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What are the benefits of pursuing the ISEN Certificate?

June 1, 2021

For Hannah Hall, growing up in Southern California meant frequent backpacking and camping trips in the Sierra Nevada mountains. From an early age, she was consistently surrounded by nature, making it something she always cared deeply about.

Hall is currently a class of 2022 student pursuing a journalism major at the Medill School of Journalism, Media, Integrated Marketing Communications and creative writing minor in poetry, as well as the Institute for Sustainability and Energy (ISEN) Undergraduate Certificate. The ISEN Certificate provides undergraduates with an opportunity to pursue interdisciplinary instruction in the fields of sustainability and energy. The certificate is open to any undergraduate student at the university to petition and consists of seven core courses and electives that span areas such as natural science, engineering, and the social sciences.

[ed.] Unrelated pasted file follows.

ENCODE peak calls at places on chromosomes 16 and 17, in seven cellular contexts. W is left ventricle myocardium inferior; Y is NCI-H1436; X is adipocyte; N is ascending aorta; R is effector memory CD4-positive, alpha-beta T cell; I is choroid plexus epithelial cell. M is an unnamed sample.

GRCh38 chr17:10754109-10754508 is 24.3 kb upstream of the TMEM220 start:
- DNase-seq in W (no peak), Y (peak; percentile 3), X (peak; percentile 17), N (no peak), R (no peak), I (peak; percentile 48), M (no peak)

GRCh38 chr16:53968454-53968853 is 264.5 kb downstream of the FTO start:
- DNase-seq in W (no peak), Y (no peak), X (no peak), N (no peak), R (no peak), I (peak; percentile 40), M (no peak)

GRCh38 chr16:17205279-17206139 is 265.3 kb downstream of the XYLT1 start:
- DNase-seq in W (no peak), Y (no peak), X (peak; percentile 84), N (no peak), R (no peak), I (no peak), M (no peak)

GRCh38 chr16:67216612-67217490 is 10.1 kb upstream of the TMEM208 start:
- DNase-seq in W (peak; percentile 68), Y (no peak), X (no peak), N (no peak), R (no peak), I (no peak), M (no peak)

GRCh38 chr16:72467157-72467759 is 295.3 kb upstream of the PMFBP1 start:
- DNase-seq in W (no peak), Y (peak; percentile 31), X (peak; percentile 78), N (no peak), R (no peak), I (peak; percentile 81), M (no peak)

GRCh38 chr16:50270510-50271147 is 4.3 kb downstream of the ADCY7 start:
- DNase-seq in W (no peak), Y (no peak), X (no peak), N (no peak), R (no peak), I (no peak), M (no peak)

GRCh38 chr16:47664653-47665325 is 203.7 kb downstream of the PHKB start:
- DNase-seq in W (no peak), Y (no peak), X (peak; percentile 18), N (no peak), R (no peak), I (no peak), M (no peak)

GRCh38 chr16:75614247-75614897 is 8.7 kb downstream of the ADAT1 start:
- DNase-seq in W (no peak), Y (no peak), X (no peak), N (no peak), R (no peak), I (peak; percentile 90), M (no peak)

Read more about what an ISEN certificate can do for your undergraduate studies!

New ‘Swiss Army knife’ cleans up water pollution

June 1, 2021

Phosphate pollution in rivers, lakes and other waterways has reached dangerous levels, causing algae blooms that starve fish and aquatic plants of oxygen. Meanwhile, farmers worldwide are coming to terms with a dwindling reserve of phosphate fertilizers that feed half the world’s food supply.

Inspired by Chicago’s many nearby bodies of water, a Northwestern University-led team has developed a way to repeatedly remove and reuse phosphate from polluted waters. The researchers liken the development to a “Swiss Army knife” for pollution remediation as they tailor their membrane to absorb and later release other pollutants. The research was published the week of May 31 in the Proceedings of the National Academy of Science.

Read more about it here

A Day in the Life of an ISEN Researcher

May 25, 2021

Nikolai Tcyrulnikov is a postdoctoral researcher at the Institute for Sustainability and Energy at Northwestern (ISEN). His group, led by ISEN Executive Director Michael R. Wasielewski, focuses on light-driven processes in molecules, such as artificial photosynthesis and quantum information science. Tcyrulnikov is currently studying how organic molecules can be used to create quantum computers. 

“We’re on the verge of a revolution in information technology and that’s thanks to quantum computers,” said Tcyrulnikov. “Quantum computers are going to change … how we think about information and how fast it is processed.” 

Read more about this work here!